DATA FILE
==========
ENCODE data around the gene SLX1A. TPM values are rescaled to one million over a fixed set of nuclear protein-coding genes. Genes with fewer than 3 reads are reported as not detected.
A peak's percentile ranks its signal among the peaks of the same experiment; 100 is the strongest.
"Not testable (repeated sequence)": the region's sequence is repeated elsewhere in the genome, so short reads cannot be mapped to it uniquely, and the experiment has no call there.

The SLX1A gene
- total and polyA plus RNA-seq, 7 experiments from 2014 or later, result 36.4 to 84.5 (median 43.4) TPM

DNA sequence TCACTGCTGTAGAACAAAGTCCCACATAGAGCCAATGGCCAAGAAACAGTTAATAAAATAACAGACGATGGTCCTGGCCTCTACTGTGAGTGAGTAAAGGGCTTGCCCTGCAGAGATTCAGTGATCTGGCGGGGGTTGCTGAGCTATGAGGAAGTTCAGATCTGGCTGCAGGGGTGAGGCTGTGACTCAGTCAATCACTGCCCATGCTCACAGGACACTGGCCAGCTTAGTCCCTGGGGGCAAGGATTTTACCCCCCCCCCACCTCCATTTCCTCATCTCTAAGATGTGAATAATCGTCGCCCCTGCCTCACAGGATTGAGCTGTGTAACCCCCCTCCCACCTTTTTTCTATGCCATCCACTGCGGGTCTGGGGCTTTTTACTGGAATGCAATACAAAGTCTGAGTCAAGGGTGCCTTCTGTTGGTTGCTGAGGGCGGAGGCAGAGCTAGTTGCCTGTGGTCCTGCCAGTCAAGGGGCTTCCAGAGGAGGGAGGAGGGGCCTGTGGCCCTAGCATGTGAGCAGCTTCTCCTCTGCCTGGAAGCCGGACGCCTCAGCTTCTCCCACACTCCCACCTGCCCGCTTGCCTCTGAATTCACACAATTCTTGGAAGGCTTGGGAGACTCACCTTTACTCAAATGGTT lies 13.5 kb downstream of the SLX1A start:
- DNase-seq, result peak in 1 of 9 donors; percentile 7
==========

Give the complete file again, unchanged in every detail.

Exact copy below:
ENCODE data around the gene SLX1A. TPM values are rescaled to one million over a fixed set of nuclear protein-coding genes. Genes with fewer than 3 reads are reported as not detected.
A peak's percentile ranks its signal among the peaks of the same experiment; 100 is the strongest.
"Not testable (repeated sequence)": the region's sequence is repeated elsewhere in the genome, so short reads cannot be mapped to it uniquely, and the experiment has no call there.

The SLX1A gene
- total and polyA plus RNA-seq, 7 experiments from 2014 or later, result 36.4 to 84.5 (median 43.4) TPM

DNA sequence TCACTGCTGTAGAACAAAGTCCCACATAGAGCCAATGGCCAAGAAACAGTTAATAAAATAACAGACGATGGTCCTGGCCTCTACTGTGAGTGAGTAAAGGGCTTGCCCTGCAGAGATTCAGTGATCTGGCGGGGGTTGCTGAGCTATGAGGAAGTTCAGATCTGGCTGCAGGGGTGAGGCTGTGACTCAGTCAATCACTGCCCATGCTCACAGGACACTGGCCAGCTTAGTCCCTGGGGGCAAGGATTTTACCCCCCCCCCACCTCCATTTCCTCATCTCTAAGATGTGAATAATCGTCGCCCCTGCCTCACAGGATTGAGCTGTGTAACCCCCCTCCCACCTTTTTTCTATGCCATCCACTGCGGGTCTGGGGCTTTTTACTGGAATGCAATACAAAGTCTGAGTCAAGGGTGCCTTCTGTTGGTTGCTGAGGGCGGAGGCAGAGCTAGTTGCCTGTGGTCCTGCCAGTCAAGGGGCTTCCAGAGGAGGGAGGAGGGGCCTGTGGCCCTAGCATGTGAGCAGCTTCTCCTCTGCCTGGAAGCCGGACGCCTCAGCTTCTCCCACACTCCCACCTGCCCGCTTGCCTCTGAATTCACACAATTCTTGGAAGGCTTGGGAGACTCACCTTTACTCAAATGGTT lies 13.5 kb downstream of the SLX1A start:
- DNase-seq, result peak in 1 of 9 donors; percentile 7